FuturemrsJJohnson:  Every plated dinner wedding I’ve attended has always asked tableside, even when the choice was already on the response card. The caterer doesn’t literally tally up exactly how much of what to have prepared. Don’t worry about it.

Post # 9
3080 posts
Sugar bee

Hmmm… 2 daughters = 2 plated weddings = escort cards with entrees on them, as requested by the venue. On the template of the numbered tables in the room, we had to write down how many of which entree, should be brought to each table. The waitstaff didn’t ask the guests – it would have been difficult to hear, above the band. Plus there was dancing between courses, so not everyone was in their seat, before the entree was served.

With one of the two venues it would have been possible to change around the number of meals a bit – it was a hotel ballroom and they regularly prepare something like 5% more, in case extra people show up. The other was a remote site, 10 minutes from the hotel/caterer and they allow a little extra, in case of misshaps, but that’s about it.

Before I started ordering vegeatrian entrees, my husband and I would order two different choices, and then trade-off, if we didn’t like one of our choices. I saw a 4 weddings show recently, where the guests had a complete menu at each place, with choices for each course. They mentioned 8 entree choices. I can’t imagine how long that would have taken?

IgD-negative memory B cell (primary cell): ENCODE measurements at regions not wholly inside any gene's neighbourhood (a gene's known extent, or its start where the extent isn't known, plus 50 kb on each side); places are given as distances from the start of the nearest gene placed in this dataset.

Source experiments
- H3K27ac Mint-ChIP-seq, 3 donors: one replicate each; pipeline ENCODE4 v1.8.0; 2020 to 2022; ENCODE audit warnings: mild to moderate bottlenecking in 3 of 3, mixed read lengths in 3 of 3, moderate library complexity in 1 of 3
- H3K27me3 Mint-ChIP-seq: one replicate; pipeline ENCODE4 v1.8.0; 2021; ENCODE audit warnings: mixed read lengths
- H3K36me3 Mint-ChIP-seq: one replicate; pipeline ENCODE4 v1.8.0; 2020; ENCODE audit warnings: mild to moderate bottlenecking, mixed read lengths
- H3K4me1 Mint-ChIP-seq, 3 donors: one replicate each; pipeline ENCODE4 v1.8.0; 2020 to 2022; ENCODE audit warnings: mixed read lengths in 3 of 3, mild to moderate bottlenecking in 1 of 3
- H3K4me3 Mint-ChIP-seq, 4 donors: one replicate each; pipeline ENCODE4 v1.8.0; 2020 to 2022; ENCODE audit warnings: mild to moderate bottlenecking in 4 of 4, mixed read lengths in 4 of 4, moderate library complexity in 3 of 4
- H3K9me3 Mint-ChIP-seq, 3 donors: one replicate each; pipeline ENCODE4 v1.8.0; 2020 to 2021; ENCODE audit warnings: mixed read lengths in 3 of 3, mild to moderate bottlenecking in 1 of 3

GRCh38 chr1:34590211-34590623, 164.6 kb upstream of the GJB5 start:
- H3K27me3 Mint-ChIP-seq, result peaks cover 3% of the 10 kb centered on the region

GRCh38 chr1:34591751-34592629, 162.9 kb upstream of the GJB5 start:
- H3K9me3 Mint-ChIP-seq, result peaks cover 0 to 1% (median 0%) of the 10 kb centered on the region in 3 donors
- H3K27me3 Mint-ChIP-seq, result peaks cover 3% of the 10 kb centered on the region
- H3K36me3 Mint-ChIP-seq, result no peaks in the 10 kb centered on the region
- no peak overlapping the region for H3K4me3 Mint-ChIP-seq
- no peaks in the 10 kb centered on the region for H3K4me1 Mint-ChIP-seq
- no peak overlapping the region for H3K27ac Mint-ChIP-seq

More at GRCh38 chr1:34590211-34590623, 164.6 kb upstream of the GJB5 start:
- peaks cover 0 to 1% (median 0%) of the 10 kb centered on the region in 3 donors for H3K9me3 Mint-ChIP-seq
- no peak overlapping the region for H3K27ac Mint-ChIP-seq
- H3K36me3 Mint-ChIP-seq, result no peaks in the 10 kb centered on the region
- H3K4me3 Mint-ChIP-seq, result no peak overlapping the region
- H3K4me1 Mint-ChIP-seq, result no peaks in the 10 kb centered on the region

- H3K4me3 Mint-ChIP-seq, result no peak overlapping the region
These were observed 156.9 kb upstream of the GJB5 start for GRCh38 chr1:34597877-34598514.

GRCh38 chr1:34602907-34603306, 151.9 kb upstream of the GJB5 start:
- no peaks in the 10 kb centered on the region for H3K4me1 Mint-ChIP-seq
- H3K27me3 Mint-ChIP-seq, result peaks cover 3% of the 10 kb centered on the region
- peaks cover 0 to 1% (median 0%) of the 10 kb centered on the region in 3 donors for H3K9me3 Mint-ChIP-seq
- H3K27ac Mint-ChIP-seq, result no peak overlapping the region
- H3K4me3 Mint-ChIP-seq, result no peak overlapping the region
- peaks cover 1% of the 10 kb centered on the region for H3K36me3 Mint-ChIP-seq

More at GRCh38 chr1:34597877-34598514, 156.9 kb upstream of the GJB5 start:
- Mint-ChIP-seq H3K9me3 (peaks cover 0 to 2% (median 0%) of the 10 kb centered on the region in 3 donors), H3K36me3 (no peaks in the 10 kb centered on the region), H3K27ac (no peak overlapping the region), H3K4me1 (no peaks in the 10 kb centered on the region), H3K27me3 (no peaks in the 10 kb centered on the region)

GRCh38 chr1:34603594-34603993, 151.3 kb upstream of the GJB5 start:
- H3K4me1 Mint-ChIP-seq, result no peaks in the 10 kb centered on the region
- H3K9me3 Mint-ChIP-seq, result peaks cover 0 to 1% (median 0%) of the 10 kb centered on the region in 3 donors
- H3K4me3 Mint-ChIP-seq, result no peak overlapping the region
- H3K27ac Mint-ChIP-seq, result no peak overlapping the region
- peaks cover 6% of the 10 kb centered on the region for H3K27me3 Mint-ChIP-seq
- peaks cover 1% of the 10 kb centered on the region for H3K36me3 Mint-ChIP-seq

Post # 10
6605 posts
Bee Keeper
  • Wedding: October 2014

So much of the practicality of ordering on-the-spot depends on the venue and the caterer. If your caterer doesn’t offer this, now is the wrong time to make them try something new. Just get new RSVP cards printed up. it’s the most straightforward option and while it does cost some money, you’ll save hours of frustration managing the RSVP’s if you end up sending out two RSVP cards.

Post # 12
8375 posts
Bumble Beekeeper
  • Wedding: May 2009

We chose a combination plate of filet of beef and seafood and served it to every adult guest. On our website, we asked guests to contact us if they had food allergies. We heard from no one. For the small number of guests that I already knew had a seafood allergy or could not eat beef, those individuals received two portions of whichever item they could eat and none of what they could not eat. I learned from someone else that another guest is a vegetarian, so I contacted his wife to ask what he would prefer from the venues vegetarian entrees. Everything worked out great. People literally raved about the food at our wedding.

Post # 13
13922 posts
Honey Beekeeper

I’ve never actually attended a wedding where specific seats are assigned. Though it is a traditional thing to do, it never had anything to do with identifying which people ordered what. When there is an option, waiters generally come around during the toasts, the speeches or the first course and ask what you’d like to eat. At that time there is at most quiet dinner music playing and people are usually seated.  If someone happens to be away from the table, the waiter will know to  come back.

Combination plates are perfectly acceptable, and even recommended by etiquette as an alternative to soliciting menu choices, as if one at a restaurant rather than a private social function. We did opt for choices, though.